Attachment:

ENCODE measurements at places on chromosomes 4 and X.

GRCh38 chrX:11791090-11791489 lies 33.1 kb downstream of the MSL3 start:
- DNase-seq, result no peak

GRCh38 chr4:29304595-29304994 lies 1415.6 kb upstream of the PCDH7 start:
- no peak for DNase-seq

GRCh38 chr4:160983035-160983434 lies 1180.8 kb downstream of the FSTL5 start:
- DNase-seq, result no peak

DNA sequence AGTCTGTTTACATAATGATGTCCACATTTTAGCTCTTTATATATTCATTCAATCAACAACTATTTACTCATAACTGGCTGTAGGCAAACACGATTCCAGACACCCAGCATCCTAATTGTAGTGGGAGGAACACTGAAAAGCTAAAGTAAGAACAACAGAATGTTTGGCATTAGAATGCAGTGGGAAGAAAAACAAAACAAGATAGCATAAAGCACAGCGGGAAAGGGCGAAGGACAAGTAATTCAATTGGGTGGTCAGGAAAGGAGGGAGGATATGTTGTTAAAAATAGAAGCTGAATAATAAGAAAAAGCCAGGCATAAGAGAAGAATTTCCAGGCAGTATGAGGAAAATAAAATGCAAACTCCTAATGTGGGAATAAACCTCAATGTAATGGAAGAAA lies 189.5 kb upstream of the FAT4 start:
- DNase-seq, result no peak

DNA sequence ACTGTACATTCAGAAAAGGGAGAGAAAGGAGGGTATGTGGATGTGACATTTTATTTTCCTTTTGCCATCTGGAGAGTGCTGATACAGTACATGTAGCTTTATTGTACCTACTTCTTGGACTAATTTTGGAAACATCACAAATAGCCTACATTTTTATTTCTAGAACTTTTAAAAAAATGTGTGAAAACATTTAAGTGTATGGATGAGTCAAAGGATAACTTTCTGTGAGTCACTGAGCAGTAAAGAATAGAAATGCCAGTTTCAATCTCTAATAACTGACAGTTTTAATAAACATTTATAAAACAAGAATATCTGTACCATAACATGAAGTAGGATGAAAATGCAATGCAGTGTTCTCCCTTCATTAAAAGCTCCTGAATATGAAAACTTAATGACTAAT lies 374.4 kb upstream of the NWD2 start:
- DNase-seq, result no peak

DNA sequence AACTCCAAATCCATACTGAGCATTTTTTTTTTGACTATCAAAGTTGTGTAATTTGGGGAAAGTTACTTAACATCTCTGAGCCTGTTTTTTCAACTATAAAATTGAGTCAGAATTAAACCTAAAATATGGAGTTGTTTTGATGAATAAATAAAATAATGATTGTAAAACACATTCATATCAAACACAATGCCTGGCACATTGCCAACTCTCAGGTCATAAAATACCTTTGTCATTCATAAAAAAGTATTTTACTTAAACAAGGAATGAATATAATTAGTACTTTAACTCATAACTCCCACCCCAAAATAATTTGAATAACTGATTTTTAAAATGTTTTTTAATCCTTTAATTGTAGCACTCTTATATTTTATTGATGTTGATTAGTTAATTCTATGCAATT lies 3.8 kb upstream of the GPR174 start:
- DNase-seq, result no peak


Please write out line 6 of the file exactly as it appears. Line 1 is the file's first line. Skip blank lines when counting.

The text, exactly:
GRCh38 chr4:160983035-160983434 lies 1180.8 kb downstream of the FSTL5 start: